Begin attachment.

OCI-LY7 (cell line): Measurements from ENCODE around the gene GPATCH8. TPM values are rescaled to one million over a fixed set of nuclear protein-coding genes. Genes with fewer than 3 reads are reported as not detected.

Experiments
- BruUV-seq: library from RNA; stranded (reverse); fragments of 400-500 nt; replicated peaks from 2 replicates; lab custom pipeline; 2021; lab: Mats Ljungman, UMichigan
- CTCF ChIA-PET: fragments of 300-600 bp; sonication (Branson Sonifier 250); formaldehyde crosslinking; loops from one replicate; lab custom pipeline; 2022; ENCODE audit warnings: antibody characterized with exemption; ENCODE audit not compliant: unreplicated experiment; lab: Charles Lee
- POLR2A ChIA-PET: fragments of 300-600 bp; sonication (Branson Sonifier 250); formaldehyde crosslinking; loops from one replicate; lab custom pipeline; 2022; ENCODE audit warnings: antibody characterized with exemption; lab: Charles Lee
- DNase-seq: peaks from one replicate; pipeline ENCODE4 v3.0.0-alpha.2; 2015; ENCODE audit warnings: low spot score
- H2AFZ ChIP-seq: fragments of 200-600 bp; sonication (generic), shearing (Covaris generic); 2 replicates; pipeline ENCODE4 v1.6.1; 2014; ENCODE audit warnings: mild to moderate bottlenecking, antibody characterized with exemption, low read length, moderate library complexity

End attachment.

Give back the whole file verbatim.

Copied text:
OCI-LY7 (cell line): Measurements from ENCODE around the gene GPATCH8. TPM values are rescaled to one million over a fixed set of nuclear protein-coding genes. Genes with fewer than 3 reads are reported as not detected.

Experiments
- BruUV-seq: library from RNA; stranded (reverse); fragments of 400-500 nt; replicated peaks from 2 replicates; lab custom pipeline; 2021; lab: Mats Ljungman, UMichigan
- CTCF ChIA-PET: fragments of 300-600 bp; sonication (Branson Sonifier 250); formaldehyde crosslinking; loops from one replicate; lab custom pipeline; 2022; ENCODE audit warnings: antibody characterized with exemption; ENCODE audit not compliant: unreplicated experiment; lab: Charles Lee
- POLR2A ChIA-PET: fragments of 300-600 bp; sonication (Branson Sonifier 250); formaldehyde crosslinking; loops from one replicate; lab custom pipeline; 2022; ENCODE audit warnings: antibody characterized with exemption; lab: Charles Lee
- DNase-seq: peaks from one replicate; pipeline ENCODE4 v3.0.0-alpha.2; 2015; ENCODE audit warnings: low spot score
- H2AFZ ChIP-seq: fragments of 200-600 bp; sonication (generic), shearing (Covaris generic); 2 replicates; pipeline ENCODE4 v1.6.1; 2014; ENCODE audit warnings: mild to moderate bottlenecking, antibody characterized with exemption, low read length, moderate library complexity